Nintendo Switch users will soon be able to experience how fresh and clever Bubble Bobble still plays: On November 19 the sequel Bubble Bobble 4 Friends will be released, featuring the original game in perfect arcade quality. But also brand new, even more imaginative bubble action - in the form of a hundred fresh levels in which up to four players can have a blast at the same time!


Stephan Freundorfer

Bubble Bobble
33 years of videogame history

The adventures of Bub and Bob aren't reserved for arcade gamers for long: In the year after the Bubble Bobble debut of 1986, conversions are already released for home computers and consoles such as C64 and NES - to date some 20 different platforms have been supplied with the stunning bubble action.

Designer Fukio Mitsuji doesn't rest on his laurels for long, however, but relies on innovation and uniqueness for the successor: Rainbow Islands: The Story of Bubble Bobble 2 is the name of his creation, which is released to the arcade as early as 1987 and soon gets converted to countless computers and consoles. Bubby and Bobby, as the heroes in their now human form are called, shoot rainbows instead of bubbles to fight insect monsters and climb vertically scrolling levels.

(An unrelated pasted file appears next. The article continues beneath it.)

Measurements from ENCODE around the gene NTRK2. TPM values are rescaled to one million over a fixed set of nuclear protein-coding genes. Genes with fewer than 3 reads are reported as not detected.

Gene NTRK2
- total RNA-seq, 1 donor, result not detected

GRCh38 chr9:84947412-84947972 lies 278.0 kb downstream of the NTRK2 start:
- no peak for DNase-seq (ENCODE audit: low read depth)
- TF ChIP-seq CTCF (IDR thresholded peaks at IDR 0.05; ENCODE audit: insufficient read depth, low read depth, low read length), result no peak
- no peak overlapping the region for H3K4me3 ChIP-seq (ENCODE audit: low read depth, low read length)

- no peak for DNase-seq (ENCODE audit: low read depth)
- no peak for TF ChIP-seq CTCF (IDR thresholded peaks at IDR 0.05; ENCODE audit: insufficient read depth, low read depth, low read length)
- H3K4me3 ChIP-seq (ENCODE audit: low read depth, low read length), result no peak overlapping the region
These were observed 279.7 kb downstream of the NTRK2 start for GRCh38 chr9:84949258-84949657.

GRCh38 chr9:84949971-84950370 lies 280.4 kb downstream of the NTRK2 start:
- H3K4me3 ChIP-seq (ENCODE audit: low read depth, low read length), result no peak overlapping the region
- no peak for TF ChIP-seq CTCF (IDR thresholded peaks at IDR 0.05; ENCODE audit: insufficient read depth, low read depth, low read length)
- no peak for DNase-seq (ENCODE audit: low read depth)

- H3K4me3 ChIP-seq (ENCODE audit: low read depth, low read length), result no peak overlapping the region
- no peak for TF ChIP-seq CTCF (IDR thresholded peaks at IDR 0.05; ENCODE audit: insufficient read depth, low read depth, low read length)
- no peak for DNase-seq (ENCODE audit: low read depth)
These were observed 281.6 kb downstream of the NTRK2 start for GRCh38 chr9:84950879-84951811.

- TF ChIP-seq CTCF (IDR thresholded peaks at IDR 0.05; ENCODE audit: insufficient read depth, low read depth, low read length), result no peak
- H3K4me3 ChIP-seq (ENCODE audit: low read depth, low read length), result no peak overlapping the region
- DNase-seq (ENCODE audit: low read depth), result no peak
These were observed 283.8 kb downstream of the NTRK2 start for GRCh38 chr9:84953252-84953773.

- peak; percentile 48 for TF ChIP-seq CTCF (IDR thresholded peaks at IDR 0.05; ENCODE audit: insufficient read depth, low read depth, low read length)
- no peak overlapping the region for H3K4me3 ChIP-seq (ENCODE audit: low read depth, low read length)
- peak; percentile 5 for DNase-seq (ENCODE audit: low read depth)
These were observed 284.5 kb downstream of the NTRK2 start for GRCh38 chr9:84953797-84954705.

The cute, colourful graphic style and the fresh, clever game mechanics of Rainbow Islands imply its affinity with Bubble Bobble. But the fans of Bub and Bob will have to wait a few more years for the direct continuation of the bubble-hopper. It isn't until 1994 that Taito brings a real Part 2 entitled Bubble Symphony to the arcade and later to Sega's Saturn console. The two well-known dragons are joined by the girls Kululun and Cororon, who are also transformed into cuddly lizards. Compared to Bubble Bobble, the changes in the game mechanics are only subtle: The four dragons differ slightly in their abilities (for example, Bob runs fastest, Kululun shoots furthest), there are more boss fights and the shot can be charged to fire three bubbles at the same time.